By: "Tony Cecce, Corning, NY"

Twelve Month Tour of the Messier Catalog
September Messier Objects

We continue our tour this month with eight more globular clusters, all are possible in binoculars, and two of these are the finest globulars which can be seen from northern locations.

Sagittarius is the home of many globular clusters which surround the center of the Milky Way Galaxy. Seven of the these globulars appear in the Messier catalog, we will be visiting five of them this month. When you complete the search for these objects be sure to spend some time scanning this region with binoculars or a telescope and see what other sights you can discover. I gaurantee you will not be disappointed.

[M13 Image] M13 - The great globular cluster in Hercules is bright enough to be seen with naked eye. Binoculars easily show this cluster as a bright fuzzy ball. M13 is partially resolvable in small aperature telescopes and becomes a fantastic swarm of tightly packed individual stars through large scopes.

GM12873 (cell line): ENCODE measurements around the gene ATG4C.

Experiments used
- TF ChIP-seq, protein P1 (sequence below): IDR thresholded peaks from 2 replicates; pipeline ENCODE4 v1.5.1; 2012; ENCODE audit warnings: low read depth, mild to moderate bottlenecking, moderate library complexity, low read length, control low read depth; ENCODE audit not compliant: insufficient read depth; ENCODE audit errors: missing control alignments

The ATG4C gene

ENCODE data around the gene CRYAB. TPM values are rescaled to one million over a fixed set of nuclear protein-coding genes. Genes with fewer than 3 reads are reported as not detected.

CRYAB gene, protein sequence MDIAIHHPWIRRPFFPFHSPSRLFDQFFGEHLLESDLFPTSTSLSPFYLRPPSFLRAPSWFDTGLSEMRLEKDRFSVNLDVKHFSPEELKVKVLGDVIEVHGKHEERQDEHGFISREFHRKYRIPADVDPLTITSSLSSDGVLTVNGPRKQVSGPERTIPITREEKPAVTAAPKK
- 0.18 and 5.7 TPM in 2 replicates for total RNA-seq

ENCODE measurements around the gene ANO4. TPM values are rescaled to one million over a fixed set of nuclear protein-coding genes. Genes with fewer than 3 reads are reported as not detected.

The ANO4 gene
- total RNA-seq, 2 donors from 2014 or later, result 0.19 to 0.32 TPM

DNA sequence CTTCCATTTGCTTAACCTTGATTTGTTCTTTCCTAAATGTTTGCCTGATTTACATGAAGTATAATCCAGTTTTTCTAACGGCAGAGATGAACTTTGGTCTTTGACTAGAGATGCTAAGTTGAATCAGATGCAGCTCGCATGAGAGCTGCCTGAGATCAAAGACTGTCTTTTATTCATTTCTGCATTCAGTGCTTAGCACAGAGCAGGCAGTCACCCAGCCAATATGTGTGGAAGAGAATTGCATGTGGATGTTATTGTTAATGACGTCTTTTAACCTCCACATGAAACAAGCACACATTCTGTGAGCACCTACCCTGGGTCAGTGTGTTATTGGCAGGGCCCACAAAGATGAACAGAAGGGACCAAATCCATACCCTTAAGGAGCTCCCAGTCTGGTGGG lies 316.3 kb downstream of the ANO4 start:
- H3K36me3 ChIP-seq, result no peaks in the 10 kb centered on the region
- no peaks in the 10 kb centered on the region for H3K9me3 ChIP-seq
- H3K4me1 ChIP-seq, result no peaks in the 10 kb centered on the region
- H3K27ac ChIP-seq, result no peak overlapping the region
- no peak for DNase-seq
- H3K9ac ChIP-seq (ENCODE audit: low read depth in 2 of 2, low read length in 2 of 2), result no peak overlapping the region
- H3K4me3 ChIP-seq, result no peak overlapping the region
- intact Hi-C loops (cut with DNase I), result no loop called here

[M92 Image] M92 - Another globular cluster in Hercules, M92 is easy to find in binoculars appearing slightly dimmer and smaller than M13. As with M13 it is partially resolvable in small scopes and is a fine sight in large instruments.

[M14 Image] M14 - A small, bright globular cluster in Ophiuchus. It is a difficult binocular object, look for a small fuzzy patch of light. Through a telescope M14 is an even patch of light, the stars not resolvable except through large scopes.

[M22 Image] M22 - This is the other great globular in our tour this month. Located just above the teapot asterism in Sagittarius, M22 can be seen with no optical aid. M22 is easy to find in binoculars, and easy to resolve in telescopes, with about the same impressiveness as M13.

[M28 Image] M28 - Located near M22 in Sagittarius, this is a small bright globular. A tough binocular object, look for a small fuzzy patch. Easily seen in a telescope, but requires large aperatures to resolve individual stars.

[M69 Image] M69, [M70 Image] M70, [M54 Image] M54
All of these are small bright globular clusters laying along the bottom of the teapot in Sagittarius. Very similar in appearance to M28, these are all tough binocular objects requiring dark skies and possibly averted vision to see. M54 is slightly brighter and appears more starlike through binoculars than the other globulars. These are all easily seen in telescopes, though not easily resolvable.

Last Month - M6, M7, M8, M9, M10, M12, M20, M21, M23, M62, M107
Next Month - M11, M16, M17, M18, M24, M25, M26, M55, M75

                                            Revision 8/95, A.J. Cecce